Journal of Cellular Immunology (ISSN : 2689-2812)
Scientific Archives

Daniel Robert Bergey

Biological Sciences

Great Basin College

USA

Academic Editor

Biography

Dr. Daniel Robert Bergey is a Biological Sciences Instructor at  Great Basin College, USA. Dr. Bergey received his B.S. in  Animal Physiology from University of California-Davis, USA in 1983 and PhD from Texas A&M University, USA in 1993. Dr. Bergey has published his papers in reputed journals and has participated in several international conferences.

Research Interest

(1) Identification, isolation, and characterization of various stress- and defense-related genes for subsequent transfer into desirable, “elite” (wine-making) grape varieties to produce new or improved grapevine varieties.  This work uses advanced in-vitro tissue culture, molecular genetics, and biotechnology methods to identify, isolate, and genetically manipulate various biotic and abiotic stress tolerant genes from wild, or undesirable (but stress-tolerant) grape varieties for subsequent transfer into desirable (but stress-susceptible) wine-making (“elite”) grape varieties.  A major goal of this project is to develop elite grape (and other plant) varieties that are suitable for cultivation in non-traditional grape-growing areas.  We are also using these approaches to enhance and investigate other medicinal, horticultural, exotic, nutraceutical or “super food” plant species to develop new markets, address emerging consumer demands, support land reclamation efforts, etc.

(2) Free calcium ion (Ca2+) functions as an essential cellular second messenger, and mediates diverse biological processes (including stress and immune responses, developmental transitions, etc.) via association with the calcium-binding regulatory protein calmodulin (CaM).  Up to this point, CaM has been known to function exclusively as a cytosolic regulatory protein.  However, we recently identified a novel plant CaM gene family member that is a, and demonstrated its novel translocation and stable localization to the nucleus via GFP tagging and confocal microscopy.  Genomic DNA sequencing revealed that this unusual nuclear-targeted CaM gene variant carries a C-terminal nuclear targeting domain that is the product of a distinct, separate exon that is alternatively spliced and fused to the standard, wellcharacterized cytosolic CaM coding exon (manuscript in review).  My hypothesis is that this novel, nuclear targeted CaM isoform enters the nucleus, associates with DNA, and acts as a de facto transcription factor to differentially regulate specific suites of genes involved in various cell processes (e.g., stress or defense responses, developmental transitions, etc.).  To address the biological (in vivo) effects of this isoform, we engineered gene constructs and used Agrobacterium-mediated transformation of somatic embryos (or lead disks) to generate transgenic plant lines that constitutively overexpress (or silence) this nuclear-localized CaM isoform.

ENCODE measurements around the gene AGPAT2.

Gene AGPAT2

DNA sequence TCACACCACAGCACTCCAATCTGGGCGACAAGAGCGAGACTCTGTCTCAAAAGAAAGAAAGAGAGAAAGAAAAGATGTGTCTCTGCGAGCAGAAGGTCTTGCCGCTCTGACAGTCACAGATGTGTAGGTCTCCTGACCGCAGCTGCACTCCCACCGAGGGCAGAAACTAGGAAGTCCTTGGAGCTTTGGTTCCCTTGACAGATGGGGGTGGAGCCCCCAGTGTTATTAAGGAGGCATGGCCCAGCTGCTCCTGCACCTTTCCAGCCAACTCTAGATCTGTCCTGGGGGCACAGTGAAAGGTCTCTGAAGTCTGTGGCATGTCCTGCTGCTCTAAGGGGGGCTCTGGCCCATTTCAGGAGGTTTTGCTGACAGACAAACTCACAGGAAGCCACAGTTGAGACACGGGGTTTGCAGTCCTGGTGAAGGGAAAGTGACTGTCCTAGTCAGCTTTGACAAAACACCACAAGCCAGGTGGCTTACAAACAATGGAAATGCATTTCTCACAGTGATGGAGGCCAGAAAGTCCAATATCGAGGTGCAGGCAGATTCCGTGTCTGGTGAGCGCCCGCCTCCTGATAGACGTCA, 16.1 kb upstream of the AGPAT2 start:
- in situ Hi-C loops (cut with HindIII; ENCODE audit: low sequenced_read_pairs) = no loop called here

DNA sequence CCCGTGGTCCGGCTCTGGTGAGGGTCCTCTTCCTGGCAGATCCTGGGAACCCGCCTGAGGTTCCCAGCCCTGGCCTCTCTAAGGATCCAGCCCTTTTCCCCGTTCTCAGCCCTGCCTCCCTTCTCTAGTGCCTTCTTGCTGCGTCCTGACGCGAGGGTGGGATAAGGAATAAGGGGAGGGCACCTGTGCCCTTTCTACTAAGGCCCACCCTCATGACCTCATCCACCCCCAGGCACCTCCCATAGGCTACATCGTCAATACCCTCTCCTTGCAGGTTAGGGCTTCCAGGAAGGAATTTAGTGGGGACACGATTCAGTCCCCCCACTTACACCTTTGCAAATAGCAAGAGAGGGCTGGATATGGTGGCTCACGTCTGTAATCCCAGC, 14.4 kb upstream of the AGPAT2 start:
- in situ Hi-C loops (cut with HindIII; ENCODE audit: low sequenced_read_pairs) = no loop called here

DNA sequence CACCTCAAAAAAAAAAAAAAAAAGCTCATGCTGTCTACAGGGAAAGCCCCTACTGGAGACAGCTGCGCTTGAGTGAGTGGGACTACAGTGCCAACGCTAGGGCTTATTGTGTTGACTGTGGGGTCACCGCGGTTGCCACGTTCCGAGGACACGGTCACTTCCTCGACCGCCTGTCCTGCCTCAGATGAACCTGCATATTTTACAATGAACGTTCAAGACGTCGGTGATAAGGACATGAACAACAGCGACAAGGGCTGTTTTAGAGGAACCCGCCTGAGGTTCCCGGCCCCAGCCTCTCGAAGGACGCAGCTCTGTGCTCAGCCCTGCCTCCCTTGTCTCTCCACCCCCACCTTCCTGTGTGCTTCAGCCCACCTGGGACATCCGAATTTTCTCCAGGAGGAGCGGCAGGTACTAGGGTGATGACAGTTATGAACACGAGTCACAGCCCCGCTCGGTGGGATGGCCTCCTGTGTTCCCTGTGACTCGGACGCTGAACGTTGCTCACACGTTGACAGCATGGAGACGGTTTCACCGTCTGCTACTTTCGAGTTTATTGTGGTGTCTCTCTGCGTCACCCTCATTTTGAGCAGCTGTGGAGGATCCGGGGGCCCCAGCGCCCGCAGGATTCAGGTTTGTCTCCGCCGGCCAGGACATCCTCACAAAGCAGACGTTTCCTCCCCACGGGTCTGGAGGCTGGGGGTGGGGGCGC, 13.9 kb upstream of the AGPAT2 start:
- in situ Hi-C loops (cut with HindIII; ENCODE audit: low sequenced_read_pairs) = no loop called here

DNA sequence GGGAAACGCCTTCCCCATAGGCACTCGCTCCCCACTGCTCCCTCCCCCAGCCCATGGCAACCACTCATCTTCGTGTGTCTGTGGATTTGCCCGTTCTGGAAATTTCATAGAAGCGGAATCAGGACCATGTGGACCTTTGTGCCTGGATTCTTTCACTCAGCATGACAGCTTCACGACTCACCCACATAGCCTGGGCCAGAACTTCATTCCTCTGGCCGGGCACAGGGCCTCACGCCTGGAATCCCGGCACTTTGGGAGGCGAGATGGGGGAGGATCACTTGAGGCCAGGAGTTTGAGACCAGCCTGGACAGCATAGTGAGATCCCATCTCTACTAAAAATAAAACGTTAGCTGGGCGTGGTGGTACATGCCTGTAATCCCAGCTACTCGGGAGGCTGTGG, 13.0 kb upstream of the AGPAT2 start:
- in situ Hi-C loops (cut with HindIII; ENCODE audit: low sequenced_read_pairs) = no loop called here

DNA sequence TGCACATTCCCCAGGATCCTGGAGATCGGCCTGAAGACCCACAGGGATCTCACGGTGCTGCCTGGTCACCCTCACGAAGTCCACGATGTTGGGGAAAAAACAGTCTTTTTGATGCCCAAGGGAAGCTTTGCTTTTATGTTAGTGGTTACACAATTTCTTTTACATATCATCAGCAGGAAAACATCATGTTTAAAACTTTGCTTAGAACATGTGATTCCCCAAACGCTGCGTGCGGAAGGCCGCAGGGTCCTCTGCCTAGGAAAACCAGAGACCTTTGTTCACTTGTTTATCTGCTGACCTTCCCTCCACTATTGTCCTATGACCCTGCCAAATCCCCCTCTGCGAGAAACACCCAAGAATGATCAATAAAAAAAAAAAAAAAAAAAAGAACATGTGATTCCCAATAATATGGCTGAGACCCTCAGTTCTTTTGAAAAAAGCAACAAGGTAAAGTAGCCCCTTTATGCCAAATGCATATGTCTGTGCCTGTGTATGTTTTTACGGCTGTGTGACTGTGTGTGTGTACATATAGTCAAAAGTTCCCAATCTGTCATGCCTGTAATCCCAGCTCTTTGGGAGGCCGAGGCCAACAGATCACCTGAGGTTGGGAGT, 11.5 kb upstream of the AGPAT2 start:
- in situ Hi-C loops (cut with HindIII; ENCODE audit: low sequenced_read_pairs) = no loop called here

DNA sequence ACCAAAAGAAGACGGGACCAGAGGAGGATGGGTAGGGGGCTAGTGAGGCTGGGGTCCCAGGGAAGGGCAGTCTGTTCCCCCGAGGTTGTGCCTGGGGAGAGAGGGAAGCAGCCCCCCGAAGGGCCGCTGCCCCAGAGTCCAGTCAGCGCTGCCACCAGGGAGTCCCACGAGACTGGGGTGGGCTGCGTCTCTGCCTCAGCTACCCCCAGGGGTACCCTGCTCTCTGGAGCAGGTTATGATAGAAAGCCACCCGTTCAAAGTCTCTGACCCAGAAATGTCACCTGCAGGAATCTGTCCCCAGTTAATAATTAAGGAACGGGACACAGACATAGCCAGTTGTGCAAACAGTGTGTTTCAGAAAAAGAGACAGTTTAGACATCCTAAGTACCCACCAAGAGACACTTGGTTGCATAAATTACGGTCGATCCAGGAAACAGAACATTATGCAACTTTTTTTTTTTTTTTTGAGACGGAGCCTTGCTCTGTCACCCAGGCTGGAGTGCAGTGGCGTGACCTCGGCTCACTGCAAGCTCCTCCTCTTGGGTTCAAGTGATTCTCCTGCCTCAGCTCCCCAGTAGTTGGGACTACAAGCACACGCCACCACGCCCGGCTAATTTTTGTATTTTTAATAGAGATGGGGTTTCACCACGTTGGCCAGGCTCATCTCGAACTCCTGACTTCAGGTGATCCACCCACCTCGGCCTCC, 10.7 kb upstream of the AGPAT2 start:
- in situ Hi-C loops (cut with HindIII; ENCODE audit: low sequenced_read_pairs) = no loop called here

We are currently assessing phenotypic changes in several of these transgenic plant lines.  An exhaustive recent search of genomic and EST sequence databases have revealed that CaM gene variants with nuclear targeting domains do, in fact, exist in many other (perhaps all) plant genomes as well, including monocots and dicots, but these nuclear-targeted variants have not been formally  investigated or reported to date.  Discovery of this previously unknown prevalence of nuclear-targeted CaM variants opens up a broad new research area in intracellular signaling, and provides a valuable experimental model for investigating mechanisms that mediate evolutionary change at the molecular level (e.g., gene duplication, exon shuffling, etc.) resulting in the formation of new genes and novel phenotypes.

(3) Investigating innate immune defense responses in “primitive” plants (e.g., Bryophytes, Lycophytes, and Polypodeacea), and the evolutionary relationship of plant jasmonic acid signaling to the animal inflammation pathway (arachidonic acid cascade). My post-doctoral work demonstrated that these two ancient, fundamental defense signaling pathways (i.e., plant   jasmonic acid and animal arachidonic acid pathways) share striking parallels with regard to their metabolic sequence and pathway genes, distal bio-active end products, etc.  Investigation in this area would be a continuation of an earlier student project that has significant scientific value and great research student training potential in both field- and lab-based studies, as do the other areas noted above.